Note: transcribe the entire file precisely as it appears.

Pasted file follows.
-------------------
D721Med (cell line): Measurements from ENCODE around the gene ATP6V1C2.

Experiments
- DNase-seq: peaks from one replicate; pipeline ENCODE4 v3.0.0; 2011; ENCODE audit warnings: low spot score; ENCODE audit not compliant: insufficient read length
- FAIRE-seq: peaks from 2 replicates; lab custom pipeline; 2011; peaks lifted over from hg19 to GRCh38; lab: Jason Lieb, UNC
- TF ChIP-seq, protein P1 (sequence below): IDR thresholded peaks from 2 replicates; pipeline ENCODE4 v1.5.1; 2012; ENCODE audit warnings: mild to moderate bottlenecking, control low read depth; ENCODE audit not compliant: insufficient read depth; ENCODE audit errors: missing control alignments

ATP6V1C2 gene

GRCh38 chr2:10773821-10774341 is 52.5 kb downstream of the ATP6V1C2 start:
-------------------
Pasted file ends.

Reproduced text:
D721Med (cell line): Measurements from ENCODE around the gene ATP6V1C2.

Experiments
- DNase-seq: peaks from one replicate; pipeline ENCODE4 v3.0.0; 2011; ENCODE audit warnings: low spot score; ENCODE audit not compliant: insufficient read length
- FAIRE-seq: peaks from 2 replicates; lab custom pipeline; 2011; peaks lifted over from hg19 to GRCh38; lab: Jason Lieb, UNC
- TF ChIP-seq, protein P1 (sequence below): IDR thresholded peaks from 2 replicates; pipeline ENCODE4 v1.5.1; 2012; ENCODE audit warnings: mild to moderate bottlenecking, control low read depth; ENCODE audit not compliant: insufficient read depth; ENCODE audit errors: missing control alignments

ATP6V1C2 gene

GRCh38 chr2:10773821-10774341 is 52.5 kb downstream of the ATP6V1C2 start: